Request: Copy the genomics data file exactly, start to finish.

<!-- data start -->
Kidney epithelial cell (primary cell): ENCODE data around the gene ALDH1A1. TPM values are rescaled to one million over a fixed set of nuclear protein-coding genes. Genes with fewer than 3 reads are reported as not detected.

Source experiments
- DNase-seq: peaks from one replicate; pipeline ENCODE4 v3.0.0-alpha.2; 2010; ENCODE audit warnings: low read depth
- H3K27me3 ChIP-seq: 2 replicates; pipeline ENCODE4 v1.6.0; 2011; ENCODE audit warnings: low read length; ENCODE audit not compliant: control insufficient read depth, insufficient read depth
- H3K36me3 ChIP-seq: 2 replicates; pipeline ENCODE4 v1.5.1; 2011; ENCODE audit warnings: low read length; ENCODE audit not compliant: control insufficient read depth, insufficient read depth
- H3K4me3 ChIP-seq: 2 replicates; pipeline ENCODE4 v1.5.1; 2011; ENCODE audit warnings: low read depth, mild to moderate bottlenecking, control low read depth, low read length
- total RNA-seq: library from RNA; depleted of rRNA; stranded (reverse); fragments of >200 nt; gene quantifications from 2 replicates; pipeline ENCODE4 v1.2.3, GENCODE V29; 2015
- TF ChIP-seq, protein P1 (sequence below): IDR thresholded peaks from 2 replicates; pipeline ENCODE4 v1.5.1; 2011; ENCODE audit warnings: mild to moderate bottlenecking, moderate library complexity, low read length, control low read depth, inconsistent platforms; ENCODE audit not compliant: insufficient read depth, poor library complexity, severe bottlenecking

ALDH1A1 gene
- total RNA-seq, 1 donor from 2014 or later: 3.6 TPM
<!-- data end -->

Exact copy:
Kidney epithelial cell (primary cell): ENCODE data around the gene ALDH1A1. TPM values are rescaled to one million over a fixed set of nuclear protein-coding genes. Genes with fewer than 3 reads are reported as not detected.

Source experiments
- DNase-seq: peaks from one replicate; pipeline ENCODE4 v3.0.0-alpha.2; 2010; ENCODE audit warnings: low read depth
- H3K27me3 ChIP-seq: 2 replicates; pipeline ENCODE4 v1.6.0; 2011; ENCODE audit warnings: low read length; ENCODE audit not compliant: control insufficient read depth, insufficient read depth
- H3K36me3 ChIP-seq: 2 replicates; pipeline ENCODE4 v1.5.1; 2011; ENCODE audit warnings: low read length; ENCODE audit not compliant: control insufficient read depth, insufficient read depth
- H3K4me3 ChIP-seq: 2 replicates; pipeline ENCODE4 v1.5.1; 2011; ENCODE audit warnings: low read depth, mild to moderate bottlenecking, control low read depth, low read length
- total RNA-seq: library from RNA; depleted of rRNA; stranded (reverse); fragments of >200 nt; gene quantifications from 2 replicates; pipeline ENCODE4 v1.2.3, GENCODE V29; 2015
- TF ChIP-seq, protein P1 (sequence below): IDR thresholded peaks from 2 replicates; pipeline ENCODE4 v1.5.1; 2011; ENCODE audit warnings: mild to moderate bottlenecking, moderate library complexity, low read length, control low read depth, inconsistent platforms; ENCODE audit not compliant: insufficient read depth, poor library complexity, severe bottlenecking

ALDH1A1 gene
- total RNA-seq, 1 donor from 2014 or later: 3.6 TPM